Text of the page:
So, obviously, I chatted to them.
JOHN: Your mother and father are both in showbiz…
MADDY: It’s weird. I don’t think either of us expected to be here doing this. It just sort of happened.
MARINA: I always liked to sing and dance and be a monkey slave for people. And Maddy did that too. But then I went to drama school to kind of pursue the acting career.
MADDY: And it was my godfather actually who sent me to clown school. I was working in PR in London and then I ran away to clown school in Paris.
JOHN: Who is your godfather?
MADDY: Alan Rickman.
JOHN: So Alan Rickman decided you shouldn’t be an actor.
MADDY: I should be a clown, yeah. Well, I was actually frickin’ lucky to have him in my life. I kiss the ground he walked on. One day I told him about Gaulier and he was like: What are you doing? You have to go.
JOHN (TO MARINA): But he didn’t tell you to go to clown school.
MARINA: No, he didn’t. I think he was quite happy I went to drama school. He was very supportive. He came to every single show I did there.
JOHN: Was your father a performer originally?
MARINA: No, but he’s so funny he should be.
MADDY: He’s just so funny. An English gentleman.
MARINA: That’s what’s great about our parents. My mum is very…
MADDY: One is very American and one is very British.
MARINA: Yeah. Two different characters. So I think Maddy and I have a really nice balance in our comedy because of that. It can be a bit showy and big… but then be very British.
JOHN: So you have decided to be sketch comedians… An art form that has died or is dying or is no longer popular…
MARINA: We’re bringing it back!
MADDY: If you wanted to categorise our show, I guess it would go into ‘sketch comedy’, but it’s not standard. Someone reviewed us by saying that the sketches start off quite sketchy but end in a sort of bizarre, uncomfortable clown world that doesn’t make much sense and is completely absurd. We really like being quite dark and…
MARINA: Our aim for every sketch is to start quite normal and structured and then shock as much as we can by taking it somewhere dark.
JOHN: Is there a single thread to the show?
MARINA: Yes. To do with us being siblings and rivals and me thinking I’m a lot better than Maddy because I have professional, classical training and Maddy saying: C’mon. No-one wants to see that! So it’s taking the piss out of that: I’m classically-trained! Everyone wants to see me!
MADDY: And I’m like the idiot, I guess.
MARINA: Yeah. But then you win… a lot!… Because no-one does want to see…
MADDY: And we’re taking the piss out of our actual selves.
MARINA: Completely. We’ve had to lose all sense of dignity.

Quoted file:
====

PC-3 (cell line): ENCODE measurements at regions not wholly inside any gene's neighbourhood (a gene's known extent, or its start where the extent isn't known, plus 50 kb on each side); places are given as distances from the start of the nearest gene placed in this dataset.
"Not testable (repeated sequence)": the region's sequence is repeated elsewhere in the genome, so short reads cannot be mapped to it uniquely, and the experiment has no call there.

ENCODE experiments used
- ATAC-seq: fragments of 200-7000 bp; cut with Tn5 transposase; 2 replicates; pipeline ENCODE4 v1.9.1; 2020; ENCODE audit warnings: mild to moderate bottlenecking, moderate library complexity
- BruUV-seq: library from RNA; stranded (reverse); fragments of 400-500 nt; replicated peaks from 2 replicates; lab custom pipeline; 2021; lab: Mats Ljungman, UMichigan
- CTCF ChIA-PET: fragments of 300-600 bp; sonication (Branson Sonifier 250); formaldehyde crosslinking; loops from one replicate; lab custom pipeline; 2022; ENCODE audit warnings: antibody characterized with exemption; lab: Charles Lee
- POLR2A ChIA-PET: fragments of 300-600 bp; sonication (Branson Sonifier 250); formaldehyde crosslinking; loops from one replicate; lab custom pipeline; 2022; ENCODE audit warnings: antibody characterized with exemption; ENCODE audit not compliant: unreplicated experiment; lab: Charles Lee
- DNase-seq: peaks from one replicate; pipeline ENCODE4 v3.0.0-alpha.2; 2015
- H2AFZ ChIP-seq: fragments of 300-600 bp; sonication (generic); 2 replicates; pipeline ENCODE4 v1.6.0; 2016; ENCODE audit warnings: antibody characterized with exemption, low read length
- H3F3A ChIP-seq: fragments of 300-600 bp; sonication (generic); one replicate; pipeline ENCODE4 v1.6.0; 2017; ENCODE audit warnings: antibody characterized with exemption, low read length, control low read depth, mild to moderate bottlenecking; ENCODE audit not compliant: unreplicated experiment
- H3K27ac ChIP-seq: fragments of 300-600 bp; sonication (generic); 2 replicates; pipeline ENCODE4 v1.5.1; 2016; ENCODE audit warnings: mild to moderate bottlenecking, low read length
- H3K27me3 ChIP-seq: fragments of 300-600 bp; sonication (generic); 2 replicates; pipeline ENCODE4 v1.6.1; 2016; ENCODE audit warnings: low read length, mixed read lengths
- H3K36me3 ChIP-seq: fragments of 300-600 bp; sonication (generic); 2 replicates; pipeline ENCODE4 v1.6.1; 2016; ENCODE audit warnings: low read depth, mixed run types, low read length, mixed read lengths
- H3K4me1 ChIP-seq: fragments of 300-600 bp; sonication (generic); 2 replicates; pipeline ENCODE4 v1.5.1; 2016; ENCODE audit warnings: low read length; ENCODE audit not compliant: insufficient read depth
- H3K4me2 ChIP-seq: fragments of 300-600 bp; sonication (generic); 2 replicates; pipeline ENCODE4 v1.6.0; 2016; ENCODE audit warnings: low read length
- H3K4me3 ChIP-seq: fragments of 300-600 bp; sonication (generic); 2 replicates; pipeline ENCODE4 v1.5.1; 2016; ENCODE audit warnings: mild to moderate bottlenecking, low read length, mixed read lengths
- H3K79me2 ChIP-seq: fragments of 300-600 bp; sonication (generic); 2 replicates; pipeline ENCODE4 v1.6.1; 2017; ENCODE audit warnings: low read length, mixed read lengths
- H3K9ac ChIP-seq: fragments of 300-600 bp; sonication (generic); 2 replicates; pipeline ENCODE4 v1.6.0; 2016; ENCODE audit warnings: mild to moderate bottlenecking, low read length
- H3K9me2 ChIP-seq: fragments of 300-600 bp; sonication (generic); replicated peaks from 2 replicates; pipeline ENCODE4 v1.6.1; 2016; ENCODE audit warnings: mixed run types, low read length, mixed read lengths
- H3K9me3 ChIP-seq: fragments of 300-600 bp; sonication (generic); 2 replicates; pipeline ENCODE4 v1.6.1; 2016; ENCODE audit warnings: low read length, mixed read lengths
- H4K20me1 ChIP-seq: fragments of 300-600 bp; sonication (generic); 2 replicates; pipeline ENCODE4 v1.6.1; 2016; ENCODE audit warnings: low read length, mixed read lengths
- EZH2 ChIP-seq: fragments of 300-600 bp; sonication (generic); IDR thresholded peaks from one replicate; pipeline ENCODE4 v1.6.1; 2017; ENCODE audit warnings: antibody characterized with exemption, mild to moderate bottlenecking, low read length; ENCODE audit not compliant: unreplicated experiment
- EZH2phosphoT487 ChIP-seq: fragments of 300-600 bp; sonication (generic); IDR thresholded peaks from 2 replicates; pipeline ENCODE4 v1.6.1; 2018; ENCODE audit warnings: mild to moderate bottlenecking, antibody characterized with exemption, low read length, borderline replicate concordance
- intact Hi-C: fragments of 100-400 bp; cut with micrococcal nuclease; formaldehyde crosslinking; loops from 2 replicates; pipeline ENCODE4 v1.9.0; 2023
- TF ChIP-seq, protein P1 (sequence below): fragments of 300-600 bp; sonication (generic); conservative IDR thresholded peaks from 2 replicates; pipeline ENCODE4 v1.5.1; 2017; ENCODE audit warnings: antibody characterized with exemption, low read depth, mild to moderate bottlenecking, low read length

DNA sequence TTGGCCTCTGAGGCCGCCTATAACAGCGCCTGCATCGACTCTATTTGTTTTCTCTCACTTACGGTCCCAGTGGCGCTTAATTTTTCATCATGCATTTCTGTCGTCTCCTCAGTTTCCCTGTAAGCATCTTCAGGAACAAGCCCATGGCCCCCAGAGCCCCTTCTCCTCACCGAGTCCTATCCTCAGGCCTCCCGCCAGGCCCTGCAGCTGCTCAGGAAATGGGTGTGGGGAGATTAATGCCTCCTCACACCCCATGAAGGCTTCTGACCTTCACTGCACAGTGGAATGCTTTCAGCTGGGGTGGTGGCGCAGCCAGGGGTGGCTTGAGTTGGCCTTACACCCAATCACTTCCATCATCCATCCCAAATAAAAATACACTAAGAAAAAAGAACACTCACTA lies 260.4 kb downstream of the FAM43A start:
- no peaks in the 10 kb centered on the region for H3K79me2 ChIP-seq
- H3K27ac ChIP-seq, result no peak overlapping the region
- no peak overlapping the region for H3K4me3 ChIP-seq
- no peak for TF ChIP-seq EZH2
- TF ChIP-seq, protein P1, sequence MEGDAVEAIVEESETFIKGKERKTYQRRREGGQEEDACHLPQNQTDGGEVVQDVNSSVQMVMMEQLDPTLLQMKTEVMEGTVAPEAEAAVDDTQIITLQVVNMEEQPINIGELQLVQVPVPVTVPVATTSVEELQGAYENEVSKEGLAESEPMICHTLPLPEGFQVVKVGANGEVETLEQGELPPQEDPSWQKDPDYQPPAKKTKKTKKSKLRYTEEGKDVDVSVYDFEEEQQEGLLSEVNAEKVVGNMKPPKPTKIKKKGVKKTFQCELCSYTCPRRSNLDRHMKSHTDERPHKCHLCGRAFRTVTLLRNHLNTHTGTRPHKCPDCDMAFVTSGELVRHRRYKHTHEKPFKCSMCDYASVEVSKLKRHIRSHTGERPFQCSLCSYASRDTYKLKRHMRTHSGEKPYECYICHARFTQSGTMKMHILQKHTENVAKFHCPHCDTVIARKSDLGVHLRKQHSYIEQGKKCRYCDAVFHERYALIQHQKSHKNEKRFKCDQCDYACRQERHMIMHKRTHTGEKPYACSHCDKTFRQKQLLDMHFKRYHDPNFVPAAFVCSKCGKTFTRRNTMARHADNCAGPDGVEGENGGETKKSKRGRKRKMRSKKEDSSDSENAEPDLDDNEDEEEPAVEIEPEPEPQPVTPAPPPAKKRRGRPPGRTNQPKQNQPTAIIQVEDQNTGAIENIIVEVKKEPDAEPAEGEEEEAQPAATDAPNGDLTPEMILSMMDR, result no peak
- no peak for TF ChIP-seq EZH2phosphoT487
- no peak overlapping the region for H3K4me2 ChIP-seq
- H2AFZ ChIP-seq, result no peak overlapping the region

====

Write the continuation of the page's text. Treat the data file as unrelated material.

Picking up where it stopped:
JOHN: I’m not keen on dignity. I like a bit of quirky.
MARINA: I guess there’s the story of fisting up the arsehole in the film I was in.
MARINA: I fisted a man up the arsehole to split into my male identical alien twin.
MADDY: It was a Neil Gaiman film.
MARINA: The title was How To Talk To Girls at Parties.
JOHN: Ah!… So… In your Siblings show, are you playing characters or being yourselves?
MARINA: It’s really hard to explain.
MADDY: The majority of the show, we are characters.
MARINA: But we are ourselves at times – a heightened version of ourselves.
JOHN: You previewed the Siblings show at the Brighton Fringe.
MARINA: We did one show where everyone in the audience was just with us. You know that moment when you’re all on the wave together? We thought: Amazing! Wow! The next night we were sold out but fake blood spilt backstage so Maddy and I were, inexplicably, covered in fake blood for the entire show. People were not only laughing but also really concerned…
MADDY:…that we had stabbed ourselves backstage.
MARINA: I looked over at Maddy at one point and there was a gentle drop of blood running down her nose. I thought: This is really ruining the element of comedy.
MADDY: There was fake blood on someone’s face in the third row. We don’t know how it got there.
JOHN: Did the person in the third row know they had fake blood on them?
MADDY & MARINA (TOGETHER): No!
MARINA: We thought: Let’s just not say anything.
JOHN: The worst thing is that, for at least the next three years, you are going to be referred-to as Ruby Wax’s daughters rather than yourselves. That must be frustrating.
MARINA: My personal reaction is that I’m not at all ashamed that she is who she is. I think she’s amazing. And both our parents have been so supportive.
MADDY: It’s hard, maybe, when you know people have come in with a pre-conceived idea about your comedy or you as a person.
MARINA: We hope they will leave liking US.
MADDY: Liking or disliking US.